African Union (AU) Lets Down Africa

Since the disbandment of the Organisation of African Union (OAU) in 2002 to the new African Union (AU), there are still serious question in how effective the union operates. The former organisation was regarded as a ‘Dictators Club’, an expensive talk shop where former colonial heroes would preach on independence, yet stand by and watch the violation of human rights and corruption by their neighbours. Long standing wars such as in Angola, or the gross failure to intervene during the 1994 Rwanda genocide, admitted by the OAU as being ‘a shocking moral failure’, the creation of the AU was a way to prevent this happening again.

However since the appointment of the AU, there was not much done in Darfur despite the leaps taken forward in troop deployments from a paltry 150 to over 7 000 between 2004 to 2009. The downfall of Zimbabwe by President Mugabe has been allowed to continue until 2009, which points to the organisation not yet being capable of performing what it aims to be.

Another problem that the AU faced was firstly the situation that happened in Madagascar in 2009, where former president Marc Ravalomanana was ordered to leave by the military, who in turn installed his rival Andry Rajoelina. This was a move that was unconstitutional by the Southern African Development Community, however the African Union has only suspended their membership and they called it ‘an internal issue’, something made more complicating by the fact that the current head of the AU, Colonel Gaddafi informed Rajoelina that Libya would recognise his government.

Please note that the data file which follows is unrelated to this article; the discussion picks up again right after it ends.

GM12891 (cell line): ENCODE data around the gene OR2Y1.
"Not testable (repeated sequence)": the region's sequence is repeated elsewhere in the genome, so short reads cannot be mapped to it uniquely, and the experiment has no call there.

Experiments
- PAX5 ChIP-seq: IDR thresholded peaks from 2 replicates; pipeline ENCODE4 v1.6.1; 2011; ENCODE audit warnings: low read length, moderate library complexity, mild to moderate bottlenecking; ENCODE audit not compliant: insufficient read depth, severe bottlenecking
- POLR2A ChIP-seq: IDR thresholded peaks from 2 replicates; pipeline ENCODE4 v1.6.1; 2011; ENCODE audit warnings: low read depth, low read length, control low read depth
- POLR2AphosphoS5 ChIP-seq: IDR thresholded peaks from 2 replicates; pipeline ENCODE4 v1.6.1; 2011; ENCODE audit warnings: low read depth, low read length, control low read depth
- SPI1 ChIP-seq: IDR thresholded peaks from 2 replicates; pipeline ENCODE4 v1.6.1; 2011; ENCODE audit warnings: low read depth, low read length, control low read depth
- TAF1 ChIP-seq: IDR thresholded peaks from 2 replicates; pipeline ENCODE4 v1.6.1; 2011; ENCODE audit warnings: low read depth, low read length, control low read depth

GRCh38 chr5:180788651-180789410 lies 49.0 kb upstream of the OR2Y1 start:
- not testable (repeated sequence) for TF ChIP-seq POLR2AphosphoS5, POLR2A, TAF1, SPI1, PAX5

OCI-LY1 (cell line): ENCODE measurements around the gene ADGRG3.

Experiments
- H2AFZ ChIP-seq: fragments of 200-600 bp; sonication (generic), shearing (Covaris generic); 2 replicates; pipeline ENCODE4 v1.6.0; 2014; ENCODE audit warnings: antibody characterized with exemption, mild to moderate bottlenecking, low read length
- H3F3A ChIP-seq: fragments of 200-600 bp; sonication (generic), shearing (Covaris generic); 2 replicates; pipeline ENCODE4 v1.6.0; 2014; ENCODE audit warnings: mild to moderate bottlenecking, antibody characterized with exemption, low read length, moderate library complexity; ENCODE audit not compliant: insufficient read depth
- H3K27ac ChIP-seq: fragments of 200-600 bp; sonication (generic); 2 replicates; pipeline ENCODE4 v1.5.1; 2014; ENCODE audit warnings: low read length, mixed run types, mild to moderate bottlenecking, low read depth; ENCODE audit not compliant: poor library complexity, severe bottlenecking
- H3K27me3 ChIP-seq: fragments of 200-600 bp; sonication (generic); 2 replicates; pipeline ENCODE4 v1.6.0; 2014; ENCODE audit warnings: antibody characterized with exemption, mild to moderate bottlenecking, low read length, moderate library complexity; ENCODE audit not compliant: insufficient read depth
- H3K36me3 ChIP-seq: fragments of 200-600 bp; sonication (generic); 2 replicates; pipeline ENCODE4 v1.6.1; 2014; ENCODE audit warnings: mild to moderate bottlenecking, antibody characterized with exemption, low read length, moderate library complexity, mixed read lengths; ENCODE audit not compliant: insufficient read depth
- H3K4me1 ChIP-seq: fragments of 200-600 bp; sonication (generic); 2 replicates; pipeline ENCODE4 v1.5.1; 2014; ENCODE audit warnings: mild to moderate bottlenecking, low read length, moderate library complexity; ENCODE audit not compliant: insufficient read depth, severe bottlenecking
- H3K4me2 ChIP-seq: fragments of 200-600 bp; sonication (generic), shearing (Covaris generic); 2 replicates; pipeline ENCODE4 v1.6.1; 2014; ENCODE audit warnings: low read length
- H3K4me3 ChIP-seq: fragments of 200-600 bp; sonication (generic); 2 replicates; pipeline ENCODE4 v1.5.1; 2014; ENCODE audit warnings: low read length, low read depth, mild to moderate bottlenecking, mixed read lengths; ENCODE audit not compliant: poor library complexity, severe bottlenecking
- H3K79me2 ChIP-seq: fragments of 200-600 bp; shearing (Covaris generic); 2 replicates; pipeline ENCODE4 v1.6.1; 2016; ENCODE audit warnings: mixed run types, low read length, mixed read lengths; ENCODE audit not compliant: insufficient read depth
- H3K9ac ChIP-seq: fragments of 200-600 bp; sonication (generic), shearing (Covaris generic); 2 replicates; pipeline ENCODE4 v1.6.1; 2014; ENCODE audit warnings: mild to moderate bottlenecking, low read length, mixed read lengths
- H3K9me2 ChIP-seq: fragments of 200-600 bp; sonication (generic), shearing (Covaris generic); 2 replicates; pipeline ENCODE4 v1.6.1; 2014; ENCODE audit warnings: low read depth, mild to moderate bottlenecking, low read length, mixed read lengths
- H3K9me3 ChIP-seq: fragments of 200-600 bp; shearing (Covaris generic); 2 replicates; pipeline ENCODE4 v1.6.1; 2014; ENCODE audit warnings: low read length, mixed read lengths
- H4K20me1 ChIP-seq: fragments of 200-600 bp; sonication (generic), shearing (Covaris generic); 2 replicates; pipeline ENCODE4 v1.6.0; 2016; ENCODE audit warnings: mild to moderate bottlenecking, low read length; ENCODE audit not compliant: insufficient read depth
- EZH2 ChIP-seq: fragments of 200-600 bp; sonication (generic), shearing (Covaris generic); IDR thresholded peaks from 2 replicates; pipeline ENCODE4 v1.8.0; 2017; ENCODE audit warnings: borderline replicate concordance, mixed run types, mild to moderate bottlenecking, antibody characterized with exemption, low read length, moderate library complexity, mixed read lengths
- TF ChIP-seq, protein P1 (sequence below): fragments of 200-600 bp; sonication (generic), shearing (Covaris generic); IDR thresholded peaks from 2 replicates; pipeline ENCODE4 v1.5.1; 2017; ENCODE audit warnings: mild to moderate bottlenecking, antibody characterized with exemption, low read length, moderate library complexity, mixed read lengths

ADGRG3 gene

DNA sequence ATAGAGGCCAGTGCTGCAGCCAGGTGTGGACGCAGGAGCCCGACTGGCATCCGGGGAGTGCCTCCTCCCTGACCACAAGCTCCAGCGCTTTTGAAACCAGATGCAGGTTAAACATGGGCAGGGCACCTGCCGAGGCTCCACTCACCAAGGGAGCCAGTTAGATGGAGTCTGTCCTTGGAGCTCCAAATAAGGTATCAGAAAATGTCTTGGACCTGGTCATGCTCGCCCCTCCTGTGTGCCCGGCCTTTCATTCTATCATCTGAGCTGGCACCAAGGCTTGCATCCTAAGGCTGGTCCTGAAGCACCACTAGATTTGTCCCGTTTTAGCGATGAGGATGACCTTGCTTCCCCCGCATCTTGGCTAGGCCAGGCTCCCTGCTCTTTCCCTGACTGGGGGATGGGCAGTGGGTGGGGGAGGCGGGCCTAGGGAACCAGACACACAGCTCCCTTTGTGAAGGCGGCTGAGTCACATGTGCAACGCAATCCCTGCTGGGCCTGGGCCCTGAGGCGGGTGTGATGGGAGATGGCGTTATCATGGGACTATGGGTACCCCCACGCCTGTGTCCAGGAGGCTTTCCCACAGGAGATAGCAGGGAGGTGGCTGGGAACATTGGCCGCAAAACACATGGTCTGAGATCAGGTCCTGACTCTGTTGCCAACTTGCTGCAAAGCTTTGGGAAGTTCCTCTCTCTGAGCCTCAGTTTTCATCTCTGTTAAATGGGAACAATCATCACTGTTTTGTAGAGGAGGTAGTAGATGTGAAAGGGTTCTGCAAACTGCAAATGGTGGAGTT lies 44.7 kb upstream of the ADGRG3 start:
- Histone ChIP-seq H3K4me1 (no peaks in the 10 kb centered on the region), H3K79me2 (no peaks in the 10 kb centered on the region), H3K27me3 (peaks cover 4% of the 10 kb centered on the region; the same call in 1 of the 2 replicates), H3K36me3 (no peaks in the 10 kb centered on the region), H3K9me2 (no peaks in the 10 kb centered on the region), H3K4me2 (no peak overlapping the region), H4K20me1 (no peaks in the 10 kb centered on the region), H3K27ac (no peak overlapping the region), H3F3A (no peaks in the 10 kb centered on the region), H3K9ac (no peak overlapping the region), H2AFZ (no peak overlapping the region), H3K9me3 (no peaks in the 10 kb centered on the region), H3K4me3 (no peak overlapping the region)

A fully 6 months have passed since the events unfolded, and the threat of sanctions by the AU if democratic rule had not been returned within this time frame has elapsed, and no sanctions are being applied, whilst the Maputo talks on a transitional government are on-going. Lack of ending this impasse swiftly shows that not much has changed in the attitude and effectiveness of the AU.

The joke that is running around is that the ‘U’ in the African Union, stood for useless. After the hopeless failure of African diplomatic efforts to bring a peaceful end to Libya’s rebellion against Muammar Gaddafi, and even more since the union held back on recognising the new Libyan rulers, critics suggest the African Union could be making itself irrelevant.

What does this imply in terms of Africa’s perspective? Well the fact is the AU’s main priority is to develop and strengthen African countries‘ capabilities in ensuring adequate protection and promotion of intellectual property rights and making optimal use of intellectual property for sustainable economic, technological and cultural development. If the Union fails in these aspects, incapable to address problems acquiring in Africa and waiting for the West and EU to respond by action, Africa as a whole will struggle to be taken seriously in the world economy, because the AU represents Africa. The reputation of Africa will be in jeopardy, which has a negative spillover/impact on the Africa countries competiveness and FDI with the rest of the world.


JJ de Villiers


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